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Residents At Meeting Favor Colorado Boulevard Rapid Transit Bus Route

In Metro workshops, Pasadenans also stress safe, shaded stations, real-time bus phone apps, and bike parking provisions

Published on Thursday, November 7, 2019 | 5:39 am

[Updated]  Buses on the planned North Hollywood to Pasadena Transit Corridor could likely make their way directly into Pasadena off the SR-134 Ventura Freeway at Fair Oaks Avenue and then follow an east-west round trip route along Colorado Boulevard, based on an informal consensus at a Metro workshop at Pasadena City College Wednesday.

Local residents also said they want safe, shaded stations, with attention to bike parking.

Metro held two meetings at PCC Wednesday to gauge public input regarding the routing of the bus rapid transit (BRT) service through Pasadena.

The 18-mile Transit Corridor is a key regional connection between the San Fernando and San Gabriel Valleys, and would feature connections to the Metro Red, Orange and Gold Lines as well as Metrolink and other municipal bus lines.

It is currently in the environmental review process, following a 60-day public scoping process which ran from June 17, 2019, through August 15, 2019.

The $267 million project is anticipated to open in 2024. It will run through North Hollywood, Burbank, Glendale, Eagle Rock, and Pasadena.

According to a Metro presentation and handout, the high-efficiency electric bus rapid transit service will provide “more reliable and convenient travel” by featuring enhanced stations with passenger amenities like real-time arrival/departure information; some dedicated bus lanes — none are contemplated for Pasadena, however; off-board fare collection and/or all-door boarding; more frequent service with limited stops; and transit signal priority, giving buses more green light time through intersections.

Representatives from Metro, Here LA, and Kimley-Horn led dozens of participants in a series of interactive exercises to gauge interest in the line itself, and then rate what amenities they would see as important.

Moderator Stephen Sanford called the evening “data collection.”

Workshop participants were first asked to describe their familiarity with Metro and their own public transportation usage with small hand-held live polling devices, which fed immediate data to Metro for use in their eventual station and routing decisions, as well as their Environmental Impact Reports, which should be in draft form by spring 2020.

Next, participants created “Priority Pyramids,” where subjects such as parking, service and amenities, landscaping, bike lanes, sustainability, and pedestrian experiences were ranked by each participants in a pyramid shape using colored stickers for each subject.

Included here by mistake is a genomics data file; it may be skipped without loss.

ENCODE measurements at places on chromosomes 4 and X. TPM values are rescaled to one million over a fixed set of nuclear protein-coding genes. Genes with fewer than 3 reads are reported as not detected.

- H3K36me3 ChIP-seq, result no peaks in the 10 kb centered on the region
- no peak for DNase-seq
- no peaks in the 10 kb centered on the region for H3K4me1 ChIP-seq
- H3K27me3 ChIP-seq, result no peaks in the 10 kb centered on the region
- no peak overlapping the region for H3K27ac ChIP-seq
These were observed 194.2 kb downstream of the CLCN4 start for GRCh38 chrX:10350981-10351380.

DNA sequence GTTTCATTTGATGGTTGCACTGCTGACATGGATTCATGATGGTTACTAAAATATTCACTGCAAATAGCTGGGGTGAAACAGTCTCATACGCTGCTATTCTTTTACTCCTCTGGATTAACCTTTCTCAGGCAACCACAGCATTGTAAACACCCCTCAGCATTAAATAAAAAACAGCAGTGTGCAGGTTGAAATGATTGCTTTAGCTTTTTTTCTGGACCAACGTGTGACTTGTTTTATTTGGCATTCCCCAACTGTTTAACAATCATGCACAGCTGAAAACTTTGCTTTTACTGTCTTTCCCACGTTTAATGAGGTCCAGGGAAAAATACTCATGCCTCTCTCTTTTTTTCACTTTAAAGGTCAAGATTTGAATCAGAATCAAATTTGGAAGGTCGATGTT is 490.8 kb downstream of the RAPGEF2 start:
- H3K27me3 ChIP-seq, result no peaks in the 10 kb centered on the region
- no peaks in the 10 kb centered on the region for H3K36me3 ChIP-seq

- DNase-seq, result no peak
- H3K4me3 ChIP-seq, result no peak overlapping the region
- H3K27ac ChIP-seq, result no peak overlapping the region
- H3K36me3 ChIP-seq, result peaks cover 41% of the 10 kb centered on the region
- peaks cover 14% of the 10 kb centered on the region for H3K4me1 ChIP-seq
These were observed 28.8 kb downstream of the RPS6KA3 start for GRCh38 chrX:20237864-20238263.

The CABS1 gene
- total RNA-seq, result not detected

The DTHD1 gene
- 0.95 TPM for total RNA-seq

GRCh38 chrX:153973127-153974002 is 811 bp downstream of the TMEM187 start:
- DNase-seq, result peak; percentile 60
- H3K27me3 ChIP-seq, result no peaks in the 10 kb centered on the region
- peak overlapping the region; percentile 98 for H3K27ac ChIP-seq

Participants then voted for station amenities by dropping colored balls into clear plastic bins for such items as shading/weather protection, public art, real time bus arrival/departure phone apps and bike parking.

Finally, participants examined large-format maps detailing proposed BRT routes through Pasadena, choosing from a number of options:

  • BRT buses exiting the 134 Freeway at Fair Oaks and connecting at the Memorial Park Gold Line station, then continuing east on Colorado Boulevard.
  • Buses exiting the 134 at Orange Grove and moving through Old Pasadena and continuing east on Colorado Boulevard to Hill Street.
  • Buses operating in mixed-flow lanes one way east along Green Street to Hill Avenue. Buses would then return west on Union Street.

Participants at most tables during the Wednesday evening meeting selected the Colorado Boulevard route, although one workgroup favored a loop which would travel east on Green Street and then return west along Colorado Boulevard, instead of the Green Street/Union Street loop.

Another group also proposed staggered bus stations along the route, as opposed to stations which run parallel along Colorado, Green and Union Streets.

Madison Heights resident Erika Foy said she was concerned that a route that favored the Green Street/Union Street loop might create “upsizing” in those residential areas. In such a case, posited Foy, developers might create larger projects, using the arguments that any housing built along the route would be necessarily larger due to their proximity to transit lines.

Foy feared that such a scenario would create denser residential neighborhoods along the route.

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